Drums, Girls, and Dangerous Pie: The good, the bad, and the pie

Drums, Girls, and Dangerous Pie is one of those books where I knew I should have read it, but kept on postponing it because I didn't want to.

But once I actually sat down and read it, It was surprisingly a great book, and I could see why so many people liked it. I had actually read one of Sonnenblick's books before Dangerous Pie, Zen and the Art of Faking It, and I was quite fond of that book too. Even so, I was reluctant to read Dangerous Pie because it didn't really interest me. Now that I have read it though, I must say that it was much better than expected, however, I do have some bones to pick with this book. So without further ado, let's jump into this book and see if it really is all the rage, or if it was just one massive flop that tried to accomplish too much.

First off, the good. Drums, Girls, and Dangerous Pie is beautifully crafted, and the writing is so compelling and full of hilarious satire and relatable references. The story is presented very well, and I feel like the character development and story structure were phenomenal. The book is about an awkward 13-year old boy, Steven, who is an ace on the drums, but as clueless as you can get when it comes to sports. Steven is just trying to fit in we see him go through the regular struggles a teenage boy would face. It all changes when Steven finds out his brother, Jeffery, has leukemia, a form of cancer. Steven's world is flipped upside down, as he has to deal with his brother's sickness, school issues, and the family's growing financial problems. I really like how the story did not once feel rushed or paced wrong, and Steven was a really relatable and perfect character for this kind of book.

Now... on to what I didn't like.

This book was a bit too sappy and dramatic for my taste. Also, some of the important chapters just weren't presented well and felt incomplete and lackluster, and at times the dialogue and character interactions didn't feel right. Other than that, the only other thing is that the title is misleading. Yes, there are drums. Yes, there are girls. But Dangerous Pie? That's only mentioned in one or two chapters. Dangerous Pie was just something that Jeffery always "cooked" for Steven, but wasn't really that important. If you've ever seen one of those clickbait videos on YouTube, this was similar in the sense that Dangerous Pie was used to make the title more interesting. Of course, Dangerous Pie could be a very symbolic metaphor for a theme or motif of the book and could be very important to the story, and I could be 100% wrong.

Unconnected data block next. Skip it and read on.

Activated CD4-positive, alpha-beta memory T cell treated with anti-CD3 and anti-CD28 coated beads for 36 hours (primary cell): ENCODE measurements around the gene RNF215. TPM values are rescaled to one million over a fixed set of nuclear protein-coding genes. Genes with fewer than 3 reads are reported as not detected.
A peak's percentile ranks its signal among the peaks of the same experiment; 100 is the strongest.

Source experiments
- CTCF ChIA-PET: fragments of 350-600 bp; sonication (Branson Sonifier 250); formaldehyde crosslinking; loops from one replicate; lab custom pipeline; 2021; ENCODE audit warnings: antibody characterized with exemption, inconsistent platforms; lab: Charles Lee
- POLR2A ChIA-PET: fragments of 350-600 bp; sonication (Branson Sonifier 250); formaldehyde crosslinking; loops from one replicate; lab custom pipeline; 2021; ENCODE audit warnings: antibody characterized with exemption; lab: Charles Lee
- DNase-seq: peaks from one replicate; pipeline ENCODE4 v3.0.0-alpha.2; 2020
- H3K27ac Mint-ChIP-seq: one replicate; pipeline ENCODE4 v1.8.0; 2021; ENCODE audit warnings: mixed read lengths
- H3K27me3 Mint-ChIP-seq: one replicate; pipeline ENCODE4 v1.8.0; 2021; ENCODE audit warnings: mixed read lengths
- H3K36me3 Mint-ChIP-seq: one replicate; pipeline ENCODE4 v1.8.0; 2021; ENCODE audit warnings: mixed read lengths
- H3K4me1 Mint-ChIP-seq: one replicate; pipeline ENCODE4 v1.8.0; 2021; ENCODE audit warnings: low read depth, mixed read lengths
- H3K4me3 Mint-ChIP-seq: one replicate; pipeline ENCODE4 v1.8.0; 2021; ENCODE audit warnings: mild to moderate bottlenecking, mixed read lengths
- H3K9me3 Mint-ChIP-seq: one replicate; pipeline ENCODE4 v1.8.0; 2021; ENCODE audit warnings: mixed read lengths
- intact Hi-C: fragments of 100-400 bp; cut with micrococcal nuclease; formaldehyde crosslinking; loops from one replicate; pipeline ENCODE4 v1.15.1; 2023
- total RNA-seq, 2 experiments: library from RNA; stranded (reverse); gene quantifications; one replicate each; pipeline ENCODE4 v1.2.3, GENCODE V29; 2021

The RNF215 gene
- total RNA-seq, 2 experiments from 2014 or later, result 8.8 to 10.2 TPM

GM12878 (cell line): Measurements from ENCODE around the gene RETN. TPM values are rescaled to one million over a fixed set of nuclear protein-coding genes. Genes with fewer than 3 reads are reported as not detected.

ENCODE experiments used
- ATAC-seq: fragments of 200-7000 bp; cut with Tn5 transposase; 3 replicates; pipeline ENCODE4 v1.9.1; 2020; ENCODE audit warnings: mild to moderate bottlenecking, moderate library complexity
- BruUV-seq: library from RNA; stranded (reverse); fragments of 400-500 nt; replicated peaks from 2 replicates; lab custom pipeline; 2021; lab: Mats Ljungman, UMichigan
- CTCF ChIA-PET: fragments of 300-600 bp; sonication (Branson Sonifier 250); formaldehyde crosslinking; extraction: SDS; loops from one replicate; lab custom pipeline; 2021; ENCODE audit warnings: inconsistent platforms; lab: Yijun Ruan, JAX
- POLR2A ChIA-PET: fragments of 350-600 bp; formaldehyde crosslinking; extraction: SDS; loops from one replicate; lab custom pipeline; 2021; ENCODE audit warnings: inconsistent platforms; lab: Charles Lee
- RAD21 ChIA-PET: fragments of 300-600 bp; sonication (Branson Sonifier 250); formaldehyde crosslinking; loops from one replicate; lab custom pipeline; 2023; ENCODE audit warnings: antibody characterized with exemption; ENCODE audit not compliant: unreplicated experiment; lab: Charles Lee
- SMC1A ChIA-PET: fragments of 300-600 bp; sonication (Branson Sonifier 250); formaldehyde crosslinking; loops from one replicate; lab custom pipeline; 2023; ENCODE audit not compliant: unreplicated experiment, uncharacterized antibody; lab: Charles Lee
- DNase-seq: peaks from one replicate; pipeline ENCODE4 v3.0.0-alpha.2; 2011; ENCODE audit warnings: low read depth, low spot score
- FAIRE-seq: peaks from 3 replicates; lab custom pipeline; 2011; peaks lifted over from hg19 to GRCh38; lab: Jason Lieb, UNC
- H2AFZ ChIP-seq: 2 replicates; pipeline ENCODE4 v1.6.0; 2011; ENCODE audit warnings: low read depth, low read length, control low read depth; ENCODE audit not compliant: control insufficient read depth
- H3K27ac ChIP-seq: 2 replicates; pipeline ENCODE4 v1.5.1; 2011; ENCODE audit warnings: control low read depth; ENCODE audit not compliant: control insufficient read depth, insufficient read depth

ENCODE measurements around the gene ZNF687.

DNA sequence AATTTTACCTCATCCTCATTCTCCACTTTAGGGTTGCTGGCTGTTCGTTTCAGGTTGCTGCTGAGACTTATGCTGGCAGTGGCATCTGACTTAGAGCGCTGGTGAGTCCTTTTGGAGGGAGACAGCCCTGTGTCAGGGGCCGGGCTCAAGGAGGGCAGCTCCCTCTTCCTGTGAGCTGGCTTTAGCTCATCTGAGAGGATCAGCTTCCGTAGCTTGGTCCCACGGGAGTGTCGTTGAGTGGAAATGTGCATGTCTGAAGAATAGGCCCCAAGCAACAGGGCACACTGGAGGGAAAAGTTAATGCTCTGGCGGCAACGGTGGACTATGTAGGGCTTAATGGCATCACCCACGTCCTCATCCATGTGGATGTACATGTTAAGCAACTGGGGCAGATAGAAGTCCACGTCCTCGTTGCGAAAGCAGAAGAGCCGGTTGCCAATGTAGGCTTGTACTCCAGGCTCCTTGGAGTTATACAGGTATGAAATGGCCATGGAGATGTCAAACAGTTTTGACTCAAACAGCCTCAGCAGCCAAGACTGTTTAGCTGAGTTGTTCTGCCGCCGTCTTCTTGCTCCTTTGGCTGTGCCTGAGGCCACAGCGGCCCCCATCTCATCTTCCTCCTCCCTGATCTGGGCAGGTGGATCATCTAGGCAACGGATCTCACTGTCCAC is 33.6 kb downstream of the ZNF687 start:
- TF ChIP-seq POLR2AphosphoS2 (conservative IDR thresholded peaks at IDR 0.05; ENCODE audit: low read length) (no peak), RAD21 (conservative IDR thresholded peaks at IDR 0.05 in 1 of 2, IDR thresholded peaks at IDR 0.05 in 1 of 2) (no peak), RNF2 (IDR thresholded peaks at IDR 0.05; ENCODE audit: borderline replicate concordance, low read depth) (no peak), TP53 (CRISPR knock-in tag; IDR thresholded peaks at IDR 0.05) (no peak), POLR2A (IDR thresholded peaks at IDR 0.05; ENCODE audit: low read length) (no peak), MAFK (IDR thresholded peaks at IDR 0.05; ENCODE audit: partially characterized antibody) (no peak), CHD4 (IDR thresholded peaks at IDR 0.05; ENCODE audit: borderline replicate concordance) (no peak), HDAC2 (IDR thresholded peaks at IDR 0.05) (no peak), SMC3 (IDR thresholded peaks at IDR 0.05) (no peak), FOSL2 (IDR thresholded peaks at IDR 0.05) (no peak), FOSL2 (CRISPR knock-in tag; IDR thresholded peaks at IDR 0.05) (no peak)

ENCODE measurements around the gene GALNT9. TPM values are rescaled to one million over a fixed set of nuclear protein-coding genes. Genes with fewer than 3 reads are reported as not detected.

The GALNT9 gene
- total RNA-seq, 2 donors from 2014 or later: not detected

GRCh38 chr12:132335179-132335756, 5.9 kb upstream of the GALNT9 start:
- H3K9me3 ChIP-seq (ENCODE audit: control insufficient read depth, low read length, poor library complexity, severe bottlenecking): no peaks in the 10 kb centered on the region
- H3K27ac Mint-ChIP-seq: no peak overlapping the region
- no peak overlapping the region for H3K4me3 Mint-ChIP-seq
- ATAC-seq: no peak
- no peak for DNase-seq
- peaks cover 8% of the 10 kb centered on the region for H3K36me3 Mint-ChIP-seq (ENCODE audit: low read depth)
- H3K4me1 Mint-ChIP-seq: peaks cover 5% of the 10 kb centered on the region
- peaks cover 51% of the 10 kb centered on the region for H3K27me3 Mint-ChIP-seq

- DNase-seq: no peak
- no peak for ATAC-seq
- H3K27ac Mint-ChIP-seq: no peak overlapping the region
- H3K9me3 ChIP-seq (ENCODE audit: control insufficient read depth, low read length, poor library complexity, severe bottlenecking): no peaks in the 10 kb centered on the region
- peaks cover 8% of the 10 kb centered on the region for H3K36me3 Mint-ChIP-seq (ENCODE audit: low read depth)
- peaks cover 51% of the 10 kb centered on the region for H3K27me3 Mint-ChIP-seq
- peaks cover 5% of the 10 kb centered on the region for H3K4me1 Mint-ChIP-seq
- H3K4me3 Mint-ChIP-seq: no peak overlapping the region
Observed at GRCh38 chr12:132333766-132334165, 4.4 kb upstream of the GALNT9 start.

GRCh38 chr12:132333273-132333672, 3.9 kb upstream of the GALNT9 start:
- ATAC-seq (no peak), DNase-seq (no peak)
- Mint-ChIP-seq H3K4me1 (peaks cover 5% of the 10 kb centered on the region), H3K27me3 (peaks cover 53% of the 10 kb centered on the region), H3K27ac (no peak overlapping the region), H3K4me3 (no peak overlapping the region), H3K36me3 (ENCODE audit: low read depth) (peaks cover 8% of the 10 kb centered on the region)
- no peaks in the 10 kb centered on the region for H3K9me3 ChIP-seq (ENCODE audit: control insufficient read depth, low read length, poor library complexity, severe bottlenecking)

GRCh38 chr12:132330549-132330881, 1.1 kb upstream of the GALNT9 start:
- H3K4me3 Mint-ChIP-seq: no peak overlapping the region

But that's just me.

So, in short, I liked this book, but I also didn't. But it was an enjoyable read, and I'm glad I finally picked it up. It was definitely more than expected and I would recommend this book to anyone that likes a realistic and heartfelt story. I would rate this book an 8/10.

That's all for now, and remember, if you'd like to help contribute to this blog, we are only adding new authors for a little longer, so act quickly.

Thank you for reading, and goodbye!